Mor is a seventeen-year old aspiring red hood or werewolf huntress.  She lives at the red hood manor positioned near silver mines on the west side of the Queendom of Silfurlund. Half-mechanical werewolves have plagued her country for three hundred years and only women with the hereditary Spirit of Silver can keep these enemies at bay. When she was very young, her father went missing in the war which has given her extra drive toward the defeat of the beasts. Both Mor's mother and granny have been legendary huntresses, saving hundreds of lives and becoming great legends. It is Mor's dream to continue this legacy.

As is tradition, she owns a wolfhound to assist her in her missions to protect the nearby villagers. He is her constant companion and named Sielgair. Claes and Dina, a silver miner's son and a fellow red hood to-be, are her two best friends and perfect opposites to her plucky personality. Though at times Mor can be hot-headed, her bravery and tactical abilities are unquestioned by her fellow red hoods in training. Her skills with double silver axes and black powder pistols have put her at the top of her class. At eighteen Mor will be able to graduate and become a full-fledged Red Hood. That day couldn't come soon enough.
2. Post Early – I post my bio, prompting the readers to ask questions, about a week in advance. This gives the readers plenty of time to ask questions. Don’t forget to thank all the commenters!
3. Format the Post – I like to collect the questions as they come and then format the post the day before posting. This way I have all the questions together and can arrange them in a good order. If I get doubles of a question I just pick the first person’s question or if that’s another person’s only question, I pick that one. I like to format the post in a clear way with lots of white space. Another thing that’s fun to do is to have me and the character do actions within the interview like smiling, shifting, etcetera to make it feel more real. I put all actions between asterisks.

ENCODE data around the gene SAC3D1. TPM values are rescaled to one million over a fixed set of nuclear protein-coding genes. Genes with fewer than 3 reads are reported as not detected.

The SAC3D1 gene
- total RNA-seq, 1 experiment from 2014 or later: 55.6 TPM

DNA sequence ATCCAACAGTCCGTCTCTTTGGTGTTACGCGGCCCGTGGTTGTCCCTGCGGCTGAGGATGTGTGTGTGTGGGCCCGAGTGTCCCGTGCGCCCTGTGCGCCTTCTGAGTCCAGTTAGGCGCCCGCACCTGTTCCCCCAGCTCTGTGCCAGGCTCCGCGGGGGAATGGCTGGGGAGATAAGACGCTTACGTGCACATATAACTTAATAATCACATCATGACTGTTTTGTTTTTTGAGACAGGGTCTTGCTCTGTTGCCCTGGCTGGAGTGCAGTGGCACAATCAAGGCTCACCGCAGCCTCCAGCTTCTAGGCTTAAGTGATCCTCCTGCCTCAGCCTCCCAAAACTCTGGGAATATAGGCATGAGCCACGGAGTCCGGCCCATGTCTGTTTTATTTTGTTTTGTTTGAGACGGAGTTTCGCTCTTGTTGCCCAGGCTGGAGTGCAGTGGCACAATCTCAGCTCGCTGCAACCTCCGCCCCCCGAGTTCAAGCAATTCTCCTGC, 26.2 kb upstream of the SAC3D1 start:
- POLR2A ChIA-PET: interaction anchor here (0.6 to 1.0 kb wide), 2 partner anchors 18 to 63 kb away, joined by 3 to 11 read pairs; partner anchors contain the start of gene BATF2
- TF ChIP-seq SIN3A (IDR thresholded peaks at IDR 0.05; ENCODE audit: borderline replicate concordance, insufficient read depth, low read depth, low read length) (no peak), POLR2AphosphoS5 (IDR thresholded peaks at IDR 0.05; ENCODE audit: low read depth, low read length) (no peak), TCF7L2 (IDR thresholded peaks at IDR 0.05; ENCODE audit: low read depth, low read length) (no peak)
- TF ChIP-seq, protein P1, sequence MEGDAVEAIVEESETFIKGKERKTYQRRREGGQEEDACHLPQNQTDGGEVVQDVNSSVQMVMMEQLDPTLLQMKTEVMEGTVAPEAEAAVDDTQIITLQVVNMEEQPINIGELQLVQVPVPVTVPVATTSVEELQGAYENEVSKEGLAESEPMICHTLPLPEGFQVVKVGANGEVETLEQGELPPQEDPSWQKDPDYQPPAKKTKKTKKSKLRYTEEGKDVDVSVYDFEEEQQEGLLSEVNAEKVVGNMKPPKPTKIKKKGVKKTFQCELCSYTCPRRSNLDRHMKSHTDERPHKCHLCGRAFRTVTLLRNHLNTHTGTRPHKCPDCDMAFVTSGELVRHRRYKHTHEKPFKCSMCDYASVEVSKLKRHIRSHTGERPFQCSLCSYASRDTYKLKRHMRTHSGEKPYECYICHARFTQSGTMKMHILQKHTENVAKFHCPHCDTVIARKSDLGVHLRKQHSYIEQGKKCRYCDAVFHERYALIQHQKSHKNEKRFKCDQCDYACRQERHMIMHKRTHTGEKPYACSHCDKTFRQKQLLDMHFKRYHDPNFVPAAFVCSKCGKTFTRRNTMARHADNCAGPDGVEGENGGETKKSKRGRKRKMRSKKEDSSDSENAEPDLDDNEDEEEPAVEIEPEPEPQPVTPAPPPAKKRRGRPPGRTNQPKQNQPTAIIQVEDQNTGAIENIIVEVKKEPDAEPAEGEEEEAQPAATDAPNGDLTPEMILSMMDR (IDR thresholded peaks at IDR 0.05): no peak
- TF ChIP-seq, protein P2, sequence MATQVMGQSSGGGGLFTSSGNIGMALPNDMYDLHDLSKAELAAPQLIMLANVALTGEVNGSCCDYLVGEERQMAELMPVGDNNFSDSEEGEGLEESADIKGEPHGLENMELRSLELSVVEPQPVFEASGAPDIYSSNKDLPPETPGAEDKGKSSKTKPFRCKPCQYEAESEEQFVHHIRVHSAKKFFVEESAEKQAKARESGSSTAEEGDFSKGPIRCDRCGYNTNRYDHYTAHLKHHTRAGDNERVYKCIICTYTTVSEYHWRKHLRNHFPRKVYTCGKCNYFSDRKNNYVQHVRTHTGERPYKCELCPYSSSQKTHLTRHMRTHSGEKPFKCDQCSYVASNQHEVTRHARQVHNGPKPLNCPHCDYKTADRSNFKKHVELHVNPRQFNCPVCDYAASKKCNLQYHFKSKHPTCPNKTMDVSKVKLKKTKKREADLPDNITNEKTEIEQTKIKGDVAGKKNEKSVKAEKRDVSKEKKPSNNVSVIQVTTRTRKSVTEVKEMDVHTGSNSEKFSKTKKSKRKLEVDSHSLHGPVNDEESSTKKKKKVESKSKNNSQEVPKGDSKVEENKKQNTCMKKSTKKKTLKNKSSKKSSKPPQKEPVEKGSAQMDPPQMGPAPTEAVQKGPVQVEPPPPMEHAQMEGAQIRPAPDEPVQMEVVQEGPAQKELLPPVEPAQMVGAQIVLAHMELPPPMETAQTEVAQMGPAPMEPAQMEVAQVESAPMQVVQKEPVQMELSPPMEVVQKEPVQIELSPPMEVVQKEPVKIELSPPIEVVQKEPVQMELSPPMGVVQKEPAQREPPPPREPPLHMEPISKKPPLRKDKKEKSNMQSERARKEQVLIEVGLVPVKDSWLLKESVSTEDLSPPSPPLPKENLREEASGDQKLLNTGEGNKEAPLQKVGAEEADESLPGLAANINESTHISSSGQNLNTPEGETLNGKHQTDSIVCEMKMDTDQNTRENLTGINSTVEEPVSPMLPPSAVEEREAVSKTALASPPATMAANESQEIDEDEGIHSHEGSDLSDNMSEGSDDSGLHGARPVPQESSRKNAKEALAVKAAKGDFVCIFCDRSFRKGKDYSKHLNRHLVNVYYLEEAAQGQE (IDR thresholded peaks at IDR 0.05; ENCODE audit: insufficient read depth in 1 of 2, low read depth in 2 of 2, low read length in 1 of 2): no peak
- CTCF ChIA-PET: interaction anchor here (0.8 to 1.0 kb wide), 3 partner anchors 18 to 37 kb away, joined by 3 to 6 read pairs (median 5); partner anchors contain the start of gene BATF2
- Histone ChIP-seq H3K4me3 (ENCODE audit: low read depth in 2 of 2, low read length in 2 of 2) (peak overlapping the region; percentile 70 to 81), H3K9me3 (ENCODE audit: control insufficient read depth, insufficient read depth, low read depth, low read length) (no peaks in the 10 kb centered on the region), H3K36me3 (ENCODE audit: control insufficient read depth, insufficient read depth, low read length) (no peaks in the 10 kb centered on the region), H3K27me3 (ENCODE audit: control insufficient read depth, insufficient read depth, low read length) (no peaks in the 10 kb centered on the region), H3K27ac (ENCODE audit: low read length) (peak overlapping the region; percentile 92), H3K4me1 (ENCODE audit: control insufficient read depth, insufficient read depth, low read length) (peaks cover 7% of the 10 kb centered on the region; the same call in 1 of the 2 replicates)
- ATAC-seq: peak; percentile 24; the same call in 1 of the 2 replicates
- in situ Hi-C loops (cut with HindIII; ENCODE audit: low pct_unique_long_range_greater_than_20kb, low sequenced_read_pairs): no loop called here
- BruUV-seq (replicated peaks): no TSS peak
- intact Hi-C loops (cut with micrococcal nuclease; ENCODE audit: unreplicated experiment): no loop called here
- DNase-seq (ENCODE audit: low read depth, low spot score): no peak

Here’s an excerpt from the interview with my fantasy character Mor for an example of formatting:

*nods* Question two: What's your favorite dish?

I like roast goose and mince pies, but I can't get enough of tarts. Black currant, raspberry ... Any tart I will eat it.

I like them too. And Jedi Kyra's last question: And one more; what are you most looking forward to about becoming a Red Hood?

It's a tie between the travel and no more lessons to be frank. *laughs a little*

Sting and Serra from my science fiction novel Subsapien Grafting
A few extra tips:

Be sure to answer all of the readers’ questions – Unless it’s a big spoiler answer all their questions. The reader took the time to comment so make sure to include them. 

Answer like your character would – Make sure to answer the questions in your character’s voice. This helps you get the hang of their voice. Even if you disagree with the character’s answer it’s the character answering the questions.

Thank the Commenters – Thank the people who left the questions within the post. They took the time think up questions for you. Acknowledge their effort.

And there you have it! That’s how to do a character interview. I hope it helps your writing. ^ ^

Have you ever done a character interview before? Have you ever read one before?